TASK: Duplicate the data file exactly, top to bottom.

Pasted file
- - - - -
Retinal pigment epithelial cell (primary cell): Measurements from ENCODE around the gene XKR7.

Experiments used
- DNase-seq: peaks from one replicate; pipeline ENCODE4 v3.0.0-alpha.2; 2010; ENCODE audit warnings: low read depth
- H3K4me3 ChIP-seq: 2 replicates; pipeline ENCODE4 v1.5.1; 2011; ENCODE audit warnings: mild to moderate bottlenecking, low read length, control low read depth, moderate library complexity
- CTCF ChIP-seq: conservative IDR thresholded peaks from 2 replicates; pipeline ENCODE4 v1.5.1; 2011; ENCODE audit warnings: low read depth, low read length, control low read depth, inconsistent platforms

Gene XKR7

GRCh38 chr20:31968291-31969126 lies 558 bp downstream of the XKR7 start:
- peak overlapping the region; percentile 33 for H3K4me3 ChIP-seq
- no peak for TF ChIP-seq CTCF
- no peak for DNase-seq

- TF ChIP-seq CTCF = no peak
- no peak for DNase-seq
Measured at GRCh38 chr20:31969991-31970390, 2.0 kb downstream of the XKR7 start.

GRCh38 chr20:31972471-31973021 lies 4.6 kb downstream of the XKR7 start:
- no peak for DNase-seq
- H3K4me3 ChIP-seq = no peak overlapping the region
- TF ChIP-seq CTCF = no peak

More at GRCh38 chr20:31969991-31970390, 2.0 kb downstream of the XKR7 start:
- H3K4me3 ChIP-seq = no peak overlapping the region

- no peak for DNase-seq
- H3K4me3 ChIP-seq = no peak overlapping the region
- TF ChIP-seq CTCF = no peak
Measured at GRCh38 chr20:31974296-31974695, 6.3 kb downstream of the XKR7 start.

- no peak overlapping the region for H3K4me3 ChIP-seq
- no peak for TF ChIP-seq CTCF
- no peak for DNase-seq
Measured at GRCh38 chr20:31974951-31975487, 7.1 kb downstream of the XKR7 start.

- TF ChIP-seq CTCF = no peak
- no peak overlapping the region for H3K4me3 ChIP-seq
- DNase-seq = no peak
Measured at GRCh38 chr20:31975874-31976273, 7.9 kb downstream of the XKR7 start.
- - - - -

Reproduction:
Retinal pigment epithelial cell (primary cell): Measurements from ENCODE around the gene XKR7.

Experiments used
- DNase-seq: peaks from one replicate; pipeline ENCODE4 v3.0.0-alpha.2; 2010; ENCODE audit warnings: low read depth
- H3K4me3 ChIP-seq: 2 replicates; pipeline ENCODE4 v1.5.1; 2011; ENCODE audit warnings: mild to moderate bottlenecking, low read length, control low read depth, moderate library complexity
- CTCF ChIP-seq: conservative IDR thresholded peaks from 2 replicates; pipeline ENCODE4 v1.5.1; 2011; ENCODE audit warnings: low read depth, low read length, control low read depth, inconsistent platforms

Gene XKR7

GRCh38 chr20:31968291-31969126 lies 558 bp downstream of the XKR7 start:
- peak overlapping the region; percentile 33 for H3K4me3 ChIP-seq
- no peak for TF ChIP-seq CTCF
- no peak for DNase-seq

- TF ChIP-seq CTCF = no peak
- no peak for DNase-seq
Measured at GRCh38 chr20:31969991-31970390, 2.0 kb downstream of the XKR7 start.

GRCh38 chr20:31972471-31973021 lies 4.6 kb downstream of the XKR7 start:
- no peak for DNase-seq
- H3K4me3 ChIP-seq = no peak overlapping the region
- TF ChIP-seq CTCF = no peak

More at GRCh38 chr20:31969991-31970390, 2.0 kb downstream of the XKR7 start:
- H3K4me3 ChIP-seq = no peak overlapping the region

- no peak for DNase-seq
- H3K4me3 ChIP-seq = no peak overlapping the region
- TF ChIP-seq CTCF = no peak
Measured at GRCh38 chr20:31974296-31974695, 6.3 kb downstream of the XKR7 start.

- no peak overlapping the region for H3K4me3 ChIP-seq
- no peak for TF ChIP-seq CTCF
- no peak for DNase-seq
Measured at GRCh38 chr20:31974951-31975487, 7.1 kb downstream of the XKR7 start.

- TF ChIP-seq CTCF = no peak
- no peak overlapping the region for H3K4me3 ChIP-seq
- DNase-seq = no peak
Measured at GRCh38 chr20:31975874-31976273, 7.9 kb downstream of the XKR7 start.